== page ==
(The following is the second in an ongoing series of excerpts taken from Melissa Killeen’s new book, RECOVERY COACHING — A Guide to Coaching People in Recovery from Addictions. This text is from Chapter 6, What Do I Need to Know to Be a Recovery Coach?)
To Be a Recovery Coach
It is not a requirement for a recovery coach to be in recovery from any addiction. However, it is good for the recovery coach to draw the five concepts of recovery to begin to work with their client. These key concepts of recovery are what every recovery coach needs to instill in their client:
- To have hope
- To embrace personal responsibility
- To educate themselves about recovery and addiction
- Embrace self advocacy
- To give support and service
If a recovery coach is not knowledgeable in the addiction the client identifies with, it is advisable to refer the client to a recovery coach or mutual aid program that is knowledgeable in that particular issue. Speaking to another coach is a good move when you are faced with a client that may have an addiction you are not familiar with. However, if a coach has a question about a client’s addiction, or is making a client based decision, it is important to seek the advice of a coaching supervisor as the first step in attempting to come to a conclusion.
Many times, the addictions that a recovery coach maybe unfamiliar with are non-substance related. These addictions are often called ‘process addictions’. Process addictions can be:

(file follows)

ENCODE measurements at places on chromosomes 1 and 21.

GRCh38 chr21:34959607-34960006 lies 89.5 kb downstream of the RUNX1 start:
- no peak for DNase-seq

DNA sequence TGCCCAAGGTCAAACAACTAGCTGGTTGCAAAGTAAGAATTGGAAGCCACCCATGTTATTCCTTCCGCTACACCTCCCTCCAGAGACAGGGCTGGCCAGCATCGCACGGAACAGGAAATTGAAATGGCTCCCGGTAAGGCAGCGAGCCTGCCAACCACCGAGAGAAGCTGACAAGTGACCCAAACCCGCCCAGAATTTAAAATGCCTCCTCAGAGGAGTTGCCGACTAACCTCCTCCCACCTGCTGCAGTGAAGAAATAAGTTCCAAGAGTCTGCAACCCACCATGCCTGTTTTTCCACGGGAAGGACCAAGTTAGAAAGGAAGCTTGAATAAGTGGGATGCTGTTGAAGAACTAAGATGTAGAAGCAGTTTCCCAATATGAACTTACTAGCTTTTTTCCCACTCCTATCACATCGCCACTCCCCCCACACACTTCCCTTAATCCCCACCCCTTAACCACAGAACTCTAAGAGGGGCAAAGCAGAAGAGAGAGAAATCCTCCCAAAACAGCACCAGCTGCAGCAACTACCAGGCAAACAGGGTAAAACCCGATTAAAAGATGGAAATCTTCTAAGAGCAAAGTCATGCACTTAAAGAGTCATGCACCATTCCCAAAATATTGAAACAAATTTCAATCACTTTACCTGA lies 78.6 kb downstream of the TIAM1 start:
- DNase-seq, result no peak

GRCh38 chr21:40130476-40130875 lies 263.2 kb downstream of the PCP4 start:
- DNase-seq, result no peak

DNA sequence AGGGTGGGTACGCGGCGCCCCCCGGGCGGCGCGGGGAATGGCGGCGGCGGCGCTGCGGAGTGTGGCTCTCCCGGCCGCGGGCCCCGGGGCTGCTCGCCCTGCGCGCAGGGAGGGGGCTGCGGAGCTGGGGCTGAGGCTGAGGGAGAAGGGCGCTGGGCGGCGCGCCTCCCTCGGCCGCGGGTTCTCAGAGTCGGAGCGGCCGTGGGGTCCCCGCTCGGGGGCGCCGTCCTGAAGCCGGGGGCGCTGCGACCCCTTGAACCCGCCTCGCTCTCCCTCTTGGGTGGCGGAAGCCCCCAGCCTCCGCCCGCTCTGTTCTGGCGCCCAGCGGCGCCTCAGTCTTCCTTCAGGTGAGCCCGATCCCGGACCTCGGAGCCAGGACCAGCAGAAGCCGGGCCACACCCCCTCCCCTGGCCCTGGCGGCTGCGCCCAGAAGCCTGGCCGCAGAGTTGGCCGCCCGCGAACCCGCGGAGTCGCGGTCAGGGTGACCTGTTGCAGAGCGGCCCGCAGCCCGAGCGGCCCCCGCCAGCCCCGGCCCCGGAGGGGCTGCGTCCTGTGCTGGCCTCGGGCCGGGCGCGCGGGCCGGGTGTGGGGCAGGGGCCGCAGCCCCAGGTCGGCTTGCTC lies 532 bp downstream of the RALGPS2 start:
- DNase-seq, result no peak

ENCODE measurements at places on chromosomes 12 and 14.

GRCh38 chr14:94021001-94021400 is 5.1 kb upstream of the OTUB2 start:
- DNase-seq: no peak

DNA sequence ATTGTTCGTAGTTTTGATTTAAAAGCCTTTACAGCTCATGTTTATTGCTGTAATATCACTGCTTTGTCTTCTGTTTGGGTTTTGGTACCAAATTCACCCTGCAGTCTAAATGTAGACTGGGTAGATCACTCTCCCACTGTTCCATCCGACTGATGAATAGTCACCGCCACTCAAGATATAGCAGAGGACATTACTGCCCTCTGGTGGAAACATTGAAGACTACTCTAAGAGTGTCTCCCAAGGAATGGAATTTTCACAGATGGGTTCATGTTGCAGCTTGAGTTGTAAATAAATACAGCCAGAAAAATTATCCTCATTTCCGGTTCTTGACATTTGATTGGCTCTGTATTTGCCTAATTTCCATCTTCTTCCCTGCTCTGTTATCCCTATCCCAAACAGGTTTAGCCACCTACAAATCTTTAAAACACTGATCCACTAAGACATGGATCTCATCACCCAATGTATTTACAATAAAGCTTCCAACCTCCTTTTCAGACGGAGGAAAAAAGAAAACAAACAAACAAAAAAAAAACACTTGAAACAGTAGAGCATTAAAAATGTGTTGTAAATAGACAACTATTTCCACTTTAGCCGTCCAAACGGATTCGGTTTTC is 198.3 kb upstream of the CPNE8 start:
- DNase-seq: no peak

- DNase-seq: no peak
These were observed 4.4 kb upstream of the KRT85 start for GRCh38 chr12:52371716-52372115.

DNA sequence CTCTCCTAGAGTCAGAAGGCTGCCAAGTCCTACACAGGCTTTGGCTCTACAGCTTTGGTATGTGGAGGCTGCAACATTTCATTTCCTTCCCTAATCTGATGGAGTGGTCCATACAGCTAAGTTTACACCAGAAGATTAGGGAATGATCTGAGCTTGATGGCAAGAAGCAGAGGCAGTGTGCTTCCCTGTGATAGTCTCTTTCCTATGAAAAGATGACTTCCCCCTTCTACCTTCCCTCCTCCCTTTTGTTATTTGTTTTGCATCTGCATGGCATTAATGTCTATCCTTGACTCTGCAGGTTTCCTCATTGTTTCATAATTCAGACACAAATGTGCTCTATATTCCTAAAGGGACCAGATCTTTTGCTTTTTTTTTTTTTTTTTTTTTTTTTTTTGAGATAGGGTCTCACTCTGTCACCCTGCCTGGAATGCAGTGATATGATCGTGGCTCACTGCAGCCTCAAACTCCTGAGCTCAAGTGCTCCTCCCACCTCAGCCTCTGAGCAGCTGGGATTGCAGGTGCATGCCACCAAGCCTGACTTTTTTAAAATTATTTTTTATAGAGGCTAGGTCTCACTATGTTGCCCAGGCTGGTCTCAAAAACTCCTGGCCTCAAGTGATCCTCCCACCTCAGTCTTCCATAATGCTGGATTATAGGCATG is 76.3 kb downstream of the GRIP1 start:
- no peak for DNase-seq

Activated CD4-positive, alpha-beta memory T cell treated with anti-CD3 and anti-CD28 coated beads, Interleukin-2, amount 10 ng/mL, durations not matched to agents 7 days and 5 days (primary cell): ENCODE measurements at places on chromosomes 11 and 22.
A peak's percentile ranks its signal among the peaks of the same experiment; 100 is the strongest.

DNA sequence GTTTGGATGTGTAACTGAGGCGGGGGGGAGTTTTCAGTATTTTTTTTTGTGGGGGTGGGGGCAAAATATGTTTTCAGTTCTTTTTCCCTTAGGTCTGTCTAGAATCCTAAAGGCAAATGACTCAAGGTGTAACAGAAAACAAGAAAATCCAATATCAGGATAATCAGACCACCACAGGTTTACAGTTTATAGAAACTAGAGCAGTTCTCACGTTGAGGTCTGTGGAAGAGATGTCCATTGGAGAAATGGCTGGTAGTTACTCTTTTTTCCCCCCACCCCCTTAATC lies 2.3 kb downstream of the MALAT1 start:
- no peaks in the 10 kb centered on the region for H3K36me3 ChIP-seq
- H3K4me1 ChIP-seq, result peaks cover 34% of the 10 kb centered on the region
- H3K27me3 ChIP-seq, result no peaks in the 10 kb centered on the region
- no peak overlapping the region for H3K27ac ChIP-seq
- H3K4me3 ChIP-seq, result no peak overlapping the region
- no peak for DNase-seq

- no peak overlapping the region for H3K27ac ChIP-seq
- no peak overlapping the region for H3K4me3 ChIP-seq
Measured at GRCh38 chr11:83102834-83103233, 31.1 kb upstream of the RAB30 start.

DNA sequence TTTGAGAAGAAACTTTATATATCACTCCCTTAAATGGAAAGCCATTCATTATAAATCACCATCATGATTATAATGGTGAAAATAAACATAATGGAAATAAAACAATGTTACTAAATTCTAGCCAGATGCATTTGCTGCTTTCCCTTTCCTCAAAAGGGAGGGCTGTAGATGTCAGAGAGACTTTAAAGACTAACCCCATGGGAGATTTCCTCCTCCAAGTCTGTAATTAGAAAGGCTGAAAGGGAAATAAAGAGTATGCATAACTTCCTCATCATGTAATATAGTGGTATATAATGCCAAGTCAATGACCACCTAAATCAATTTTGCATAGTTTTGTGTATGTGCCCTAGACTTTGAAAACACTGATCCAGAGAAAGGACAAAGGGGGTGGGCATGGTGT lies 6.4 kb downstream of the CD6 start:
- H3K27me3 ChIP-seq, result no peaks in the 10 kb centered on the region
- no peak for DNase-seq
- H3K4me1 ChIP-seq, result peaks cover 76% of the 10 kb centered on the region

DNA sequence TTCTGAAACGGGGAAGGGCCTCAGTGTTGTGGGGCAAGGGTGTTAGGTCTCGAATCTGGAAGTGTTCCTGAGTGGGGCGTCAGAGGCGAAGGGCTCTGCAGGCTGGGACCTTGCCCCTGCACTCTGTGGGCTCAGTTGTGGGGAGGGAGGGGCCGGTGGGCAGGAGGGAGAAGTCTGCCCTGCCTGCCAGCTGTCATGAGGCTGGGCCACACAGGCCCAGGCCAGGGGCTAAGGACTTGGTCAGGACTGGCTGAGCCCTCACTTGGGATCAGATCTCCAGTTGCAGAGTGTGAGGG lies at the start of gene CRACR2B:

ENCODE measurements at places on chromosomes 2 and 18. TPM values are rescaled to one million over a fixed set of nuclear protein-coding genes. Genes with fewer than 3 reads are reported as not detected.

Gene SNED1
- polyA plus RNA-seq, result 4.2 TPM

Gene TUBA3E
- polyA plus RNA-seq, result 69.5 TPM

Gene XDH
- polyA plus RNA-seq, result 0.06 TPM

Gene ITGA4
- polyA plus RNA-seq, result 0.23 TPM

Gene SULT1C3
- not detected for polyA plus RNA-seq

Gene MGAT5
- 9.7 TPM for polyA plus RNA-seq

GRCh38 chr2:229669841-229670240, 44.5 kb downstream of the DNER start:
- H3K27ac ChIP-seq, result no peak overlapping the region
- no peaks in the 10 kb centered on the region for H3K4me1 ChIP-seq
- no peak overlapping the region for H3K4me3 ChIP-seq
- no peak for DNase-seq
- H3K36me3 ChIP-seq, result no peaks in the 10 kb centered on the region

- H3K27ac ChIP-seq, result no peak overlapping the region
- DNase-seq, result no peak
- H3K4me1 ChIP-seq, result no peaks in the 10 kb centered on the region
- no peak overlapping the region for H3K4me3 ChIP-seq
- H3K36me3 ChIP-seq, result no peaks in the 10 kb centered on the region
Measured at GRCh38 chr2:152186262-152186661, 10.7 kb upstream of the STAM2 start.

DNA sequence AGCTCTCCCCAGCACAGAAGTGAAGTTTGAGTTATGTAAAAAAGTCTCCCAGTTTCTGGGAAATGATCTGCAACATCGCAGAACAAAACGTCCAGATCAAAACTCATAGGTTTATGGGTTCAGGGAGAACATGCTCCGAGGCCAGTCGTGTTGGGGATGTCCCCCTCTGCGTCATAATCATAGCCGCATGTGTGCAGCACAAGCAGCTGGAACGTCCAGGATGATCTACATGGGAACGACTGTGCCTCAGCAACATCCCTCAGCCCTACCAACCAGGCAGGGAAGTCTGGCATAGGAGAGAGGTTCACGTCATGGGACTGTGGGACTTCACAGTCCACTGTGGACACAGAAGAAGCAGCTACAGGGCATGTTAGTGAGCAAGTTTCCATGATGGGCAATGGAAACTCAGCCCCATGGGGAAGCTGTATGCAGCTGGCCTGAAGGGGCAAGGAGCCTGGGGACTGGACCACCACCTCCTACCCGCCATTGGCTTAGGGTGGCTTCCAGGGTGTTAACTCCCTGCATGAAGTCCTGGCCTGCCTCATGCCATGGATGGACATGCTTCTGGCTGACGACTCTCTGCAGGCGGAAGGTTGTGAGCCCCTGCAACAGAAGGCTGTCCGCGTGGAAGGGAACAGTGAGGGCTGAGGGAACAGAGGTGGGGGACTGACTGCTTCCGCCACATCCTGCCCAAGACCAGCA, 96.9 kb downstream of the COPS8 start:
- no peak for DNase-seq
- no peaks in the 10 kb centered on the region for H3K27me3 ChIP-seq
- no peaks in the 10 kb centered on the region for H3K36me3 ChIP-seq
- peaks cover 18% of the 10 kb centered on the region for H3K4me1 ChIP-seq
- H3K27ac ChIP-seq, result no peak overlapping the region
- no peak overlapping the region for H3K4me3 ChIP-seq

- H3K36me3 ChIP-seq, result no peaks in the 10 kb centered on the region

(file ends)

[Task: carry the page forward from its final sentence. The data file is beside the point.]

- Sex or Pornography
- Love or Romance
- Shopping or Over Spending
- Eating Disorders
- Self Harm, Mutilation or Cutting
- Internet or Gaming Addictions
The term process addiction can be misleading, these addictions are sometimes called behavioral addictions, whereas the person is addicted to a compulsive behavior that involves a process, not a substance. This term is often used as a blanket definition for any compulsive behavior which does not involve an addictive substance. However, some mental health disorders also involve compulsive behaviors, such as Obsessive Compulsive Disorder (OCD) and Impulse Control Disorders. Some process addictions involve a substance, as in overeating, and the addictive substance may be flour and/or sugar. Addictive process behaviors produce neurochemicals (e.g., serotonin, dopamine or the neuropeptide; oxytocin) in the brain that create a reaction in the person’s body. The neurochemical reactions create a euphoric feeling as well as the physical actions (the shopping or cutting) create a distraction for the client. It is the reaction to the neurochemicals and the distraction that provides the client the feeling the client is addicted to. An example of using a process or behavioral addiction is when someone engages in retail therapy; which is going shopping in order to make themselves feel less depressed.
RECOVERY COACHING — A Guide to Coaching People in Recovery from Addictions gives readers something that “hasn’t been done before: a thorough explanation of recovery coaching” states Omar Manejwala, M.D. author and former Medical Director of the Hazelden Treatment Centers, “this [book] will be an indispensable resource for both the coach just starting out or the veteran.”
If you are interested in purchasing Melissa Killeen’s new book, click below.
A Guide to Coaching People in Recovery from Addictions